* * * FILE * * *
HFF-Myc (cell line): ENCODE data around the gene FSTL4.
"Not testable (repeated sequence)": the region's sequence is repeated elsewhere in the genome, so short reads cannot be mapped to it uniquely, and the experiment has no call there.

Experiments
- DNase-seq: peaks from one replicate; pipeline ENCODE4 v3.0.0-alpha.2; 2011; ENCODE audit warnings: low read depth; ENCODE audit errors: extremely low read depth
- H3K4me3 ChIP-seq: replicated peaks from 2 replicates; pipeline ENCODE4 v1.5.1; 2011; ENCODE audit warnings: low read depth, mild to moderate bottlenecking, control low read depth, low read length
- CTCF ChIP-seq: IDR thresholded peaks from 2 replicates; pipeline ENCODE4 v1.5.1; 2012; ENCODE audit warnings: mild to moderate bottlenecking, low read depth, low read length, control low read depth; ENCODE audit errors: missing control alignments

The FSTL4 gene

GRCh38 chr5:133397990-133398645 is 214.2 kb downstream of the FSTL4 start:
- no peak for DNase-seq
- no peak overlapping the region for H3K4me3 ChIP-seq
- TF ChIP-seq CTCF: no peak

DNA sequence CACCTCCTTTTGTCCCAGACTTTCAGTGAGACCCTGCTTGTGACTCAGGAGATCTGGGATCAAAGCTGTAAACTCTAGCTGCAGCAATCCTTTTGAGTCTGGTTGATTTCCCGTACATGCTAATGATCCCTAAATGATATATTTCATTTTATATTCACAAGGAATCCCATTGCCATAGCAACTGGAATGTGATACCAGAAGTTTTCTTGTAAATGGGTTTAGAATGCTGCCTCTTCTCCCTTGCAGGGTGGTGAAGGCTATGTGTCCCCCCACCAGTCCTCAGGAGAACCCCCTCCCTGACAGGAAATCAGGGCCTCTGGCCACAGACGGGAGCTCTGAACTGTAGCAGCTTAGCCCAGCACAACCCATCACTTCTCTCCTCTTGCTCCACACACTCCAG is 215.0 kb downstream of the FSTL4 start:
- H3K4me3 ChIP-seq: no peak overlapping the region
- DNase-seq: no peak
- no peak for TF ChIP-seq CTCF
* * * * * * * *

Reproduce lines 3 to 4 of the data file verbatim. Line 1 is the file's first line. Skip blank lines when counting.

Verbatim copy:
Experiments
- DNase-seq: peaks from one replicate; pipeline ENCODE4 v3.0.0-alpha.2; 2011; ENCODE audit warnings: low read depth; ENCODE audit errors: extremely low read depth